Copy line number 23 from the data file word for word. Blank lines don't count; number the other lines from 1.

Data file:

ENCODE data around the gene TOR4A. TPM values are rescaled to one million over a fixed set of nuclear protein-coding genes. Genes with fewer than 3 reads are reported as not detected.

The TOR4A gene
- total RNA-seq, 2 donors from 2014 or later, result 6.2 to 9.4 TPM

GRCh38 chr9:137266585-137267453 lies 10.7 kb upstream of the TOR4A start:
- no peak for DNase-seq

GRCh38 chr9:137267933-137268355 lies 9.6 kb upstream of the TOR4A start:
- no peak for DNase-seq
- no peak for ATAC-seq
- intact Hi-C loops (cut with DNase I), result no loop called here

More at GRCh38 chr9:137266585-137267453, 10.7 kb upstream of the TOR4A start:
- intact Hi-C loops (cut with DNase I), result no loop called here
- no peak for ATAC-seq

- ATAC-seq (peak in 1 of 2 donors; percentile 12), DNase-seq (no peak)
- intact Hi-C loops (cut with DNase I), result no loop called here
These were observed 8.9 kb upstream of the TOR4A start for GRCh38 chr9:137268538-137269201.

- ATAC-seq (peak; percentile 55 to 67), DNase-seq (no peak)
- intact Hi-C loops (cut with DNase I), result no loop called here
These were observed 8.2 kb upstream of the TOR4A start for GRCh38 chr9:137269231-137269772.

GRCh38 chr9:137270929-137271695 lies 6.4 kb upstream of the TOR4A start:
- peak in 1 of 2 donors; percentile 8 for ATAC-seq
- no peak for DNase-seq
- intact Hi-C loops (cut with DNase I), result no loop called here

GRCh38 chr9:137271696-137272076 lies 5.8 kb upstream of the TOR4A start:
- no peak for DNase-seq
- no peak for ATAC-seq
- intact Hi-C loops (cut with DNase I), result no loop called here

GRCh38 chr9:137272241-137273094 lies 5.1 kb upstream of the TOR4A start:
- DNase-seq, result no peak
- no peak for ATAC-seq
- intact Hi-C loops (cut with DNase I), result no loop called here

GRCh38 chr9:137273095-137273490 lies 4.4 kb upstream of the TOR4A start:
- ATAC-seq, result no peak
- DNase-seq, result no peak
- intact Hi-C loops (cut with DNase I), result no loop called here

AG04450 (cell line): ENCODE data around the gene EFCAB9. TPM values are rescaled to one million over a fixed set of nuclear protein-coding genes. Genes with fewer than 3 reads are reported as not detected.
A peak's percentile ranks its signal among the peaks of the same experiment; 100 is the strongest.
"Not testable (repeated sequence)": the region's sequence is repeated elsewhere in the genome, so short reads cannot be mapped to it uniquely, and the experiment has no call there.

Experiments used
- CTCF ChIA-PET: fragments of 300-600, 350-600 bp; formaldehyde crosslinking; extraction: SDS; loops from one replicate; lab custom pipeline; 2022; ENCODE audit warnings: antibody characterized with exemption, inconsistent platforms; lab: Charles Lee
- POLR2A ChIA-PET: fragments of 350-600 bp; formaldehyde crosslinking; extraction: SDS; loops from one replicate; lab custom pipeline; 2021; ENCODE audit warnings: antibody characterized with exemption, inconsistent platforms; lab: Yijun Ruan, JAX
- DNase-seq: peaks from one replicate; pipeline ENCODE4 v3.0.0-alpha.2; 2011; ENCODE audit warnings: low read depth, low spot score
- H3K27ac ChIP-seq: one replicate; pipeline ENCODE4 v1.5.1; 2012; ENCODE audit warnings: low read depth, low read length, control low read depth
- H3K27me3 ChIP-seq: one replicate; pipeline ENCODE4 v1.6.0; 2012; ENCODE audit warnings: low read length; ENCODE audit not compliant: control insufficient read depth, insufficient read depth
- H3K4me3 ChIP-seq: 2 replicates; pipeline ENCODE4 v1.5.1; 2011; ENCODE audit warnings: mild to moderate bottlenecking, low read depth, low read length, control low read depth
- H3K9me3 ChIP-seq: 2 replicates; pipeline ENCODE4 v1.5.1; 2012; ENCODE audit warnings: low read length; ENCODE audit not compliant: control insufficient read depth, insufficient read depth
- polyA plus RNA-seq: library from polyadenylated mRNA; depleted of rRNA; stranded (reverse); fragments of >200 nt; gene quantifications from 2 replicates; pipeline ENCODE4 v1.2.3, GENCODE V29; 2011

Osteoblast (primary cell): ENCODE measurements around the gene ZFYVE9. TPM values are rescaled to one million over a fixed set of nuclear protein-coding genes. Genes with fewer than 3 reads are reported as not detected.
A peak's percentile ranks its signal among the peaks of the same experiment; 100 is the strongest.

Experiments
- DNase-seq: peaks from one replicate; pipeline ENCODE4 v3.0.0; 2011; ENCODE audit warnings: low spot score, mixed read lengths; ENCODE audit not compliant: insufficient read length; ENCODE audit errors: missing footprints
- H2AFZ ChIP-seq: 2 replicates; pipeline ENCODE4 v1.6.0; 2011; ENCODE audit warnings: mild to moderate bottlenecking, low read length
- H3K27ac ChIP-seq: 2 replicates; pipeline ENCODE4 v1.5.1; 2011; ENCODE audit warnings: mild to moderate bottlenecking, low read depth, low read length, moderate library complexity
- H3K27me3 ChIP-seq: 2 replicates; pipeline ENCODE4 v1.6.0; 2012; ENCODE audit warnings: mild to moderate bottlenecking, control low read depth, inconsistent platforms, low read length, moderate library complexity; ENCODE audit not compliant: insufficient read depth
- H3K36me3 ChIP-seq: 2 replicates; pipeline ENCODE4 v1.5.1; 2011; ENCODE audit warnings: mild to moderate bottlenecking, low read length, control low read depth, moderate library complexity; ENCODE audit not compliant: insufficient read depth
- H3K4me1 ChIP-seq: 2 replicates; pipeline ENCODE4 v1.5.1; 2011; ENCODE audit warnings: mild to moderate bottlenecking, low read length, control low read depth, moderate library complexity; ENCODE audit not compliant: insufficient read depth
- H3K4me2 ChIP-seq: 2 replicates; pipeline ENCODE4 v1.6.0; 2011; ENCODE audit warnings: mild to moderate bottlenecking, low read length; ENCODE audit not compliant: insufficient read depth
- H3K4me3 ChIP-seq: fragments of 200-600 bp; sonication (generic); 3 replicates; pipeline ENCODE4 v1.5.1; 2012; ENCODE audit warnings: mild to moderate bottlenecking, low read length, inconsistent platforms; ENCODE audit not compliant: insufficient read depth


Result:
GRCh38 chr9:137271696-137272076 lies 5.8 kb upstream of the TOR4A start: